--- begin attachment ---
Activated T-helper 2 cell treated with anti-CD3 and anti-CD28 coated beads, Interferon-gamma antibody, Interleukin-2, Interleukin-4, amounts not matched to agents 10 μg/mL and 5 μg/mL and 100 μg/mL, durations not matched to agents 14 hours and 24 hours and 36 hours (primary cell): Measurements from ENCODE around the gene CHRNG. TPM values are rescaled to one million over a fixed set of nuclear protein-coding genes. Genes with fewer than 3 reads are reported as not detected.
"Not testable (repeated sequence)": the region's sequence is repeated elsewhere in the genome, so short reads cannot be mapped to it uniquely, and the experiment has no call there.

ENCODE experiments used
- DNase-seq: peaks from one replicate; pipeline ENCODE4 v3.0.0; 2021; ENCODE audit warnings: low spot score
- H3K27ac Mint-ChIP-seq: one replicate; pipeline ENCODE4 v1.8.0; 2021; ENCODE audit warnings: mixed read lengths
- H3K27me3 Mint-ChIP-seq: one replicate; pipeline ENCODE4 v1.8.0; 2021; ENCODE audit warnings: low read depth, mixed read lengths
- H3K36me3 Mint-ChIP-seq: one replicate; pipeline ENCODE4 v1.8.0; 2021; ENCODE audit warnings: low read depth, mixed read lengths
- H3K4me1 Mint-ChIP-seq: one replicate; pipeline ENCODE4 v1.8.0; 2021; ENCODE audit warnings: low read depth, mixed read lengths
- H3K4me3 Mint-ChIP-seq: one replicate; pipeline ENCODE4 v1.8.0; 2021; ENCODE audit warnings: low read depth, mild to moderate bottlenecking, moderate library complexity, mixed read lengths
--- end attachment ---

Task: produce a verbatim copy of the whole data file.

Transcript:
Activated T-helper 2 cell treated with anti-CD3 and anti-CD28 coated beads, Interferon-gamma antibody, Interleukin-2, Interleukin-4, amounts not matched to agents 10 μg/mL and 5 μg/mL and 100 μg/mL, durations not matched to agents 14 hours and 24 hours and 36 hours (primary cell): Measurements from ENCODE around the gene CHRNG. TPM values are rescaled to one million over a fixed set of nuclear protein-coding genes. Genes with fewer than 3 reads are reported as not detected.
"Not testable (repeated sequence)": the region's sequence is repeated elsewhere in the genome, so short reads cannot be mapped to it uniquely, and the experiment has no call there.

ENCODE experiments used
- DNase-seq: peaks from one replicate; pipeline ENCODE4 v3.0.0; 2021; ENCODE audit warnings: low spot score
- H3K27ac Mint-ChIP-seq: one replicate; pipeline ENCODE4 v1.8.0; 2021; ENCODE audit warnings: mixed read lengths
- H3K27me3 Mint-ChIP-seq: one replicate; pipeline ENCODE4 v1.8.0; 2021; ENCODE audit warnings: low read depth, mixed read lengths
- H3K36me3 Mint-ChIP-seq: one replicate; pipeline ENCODE4 v1.8.0; 2021; ENCODE audit warnings: low read depth, mixed read lengths
- H3K4me1 Mint-ChIP-seq: one replicate; pipeline ENCODE4 v1.8.0; 2021; ENCODE audit warnings: low read depth, mixed read lengths
- H3K4me3 Mint-ChIP-seq: one replicate; pipeline ENCODE4 v1.8.0; 2021; ENCODE audit warnings: low read depth, mild to moderate bottlenecking, moderate library complexity, mixed read lengths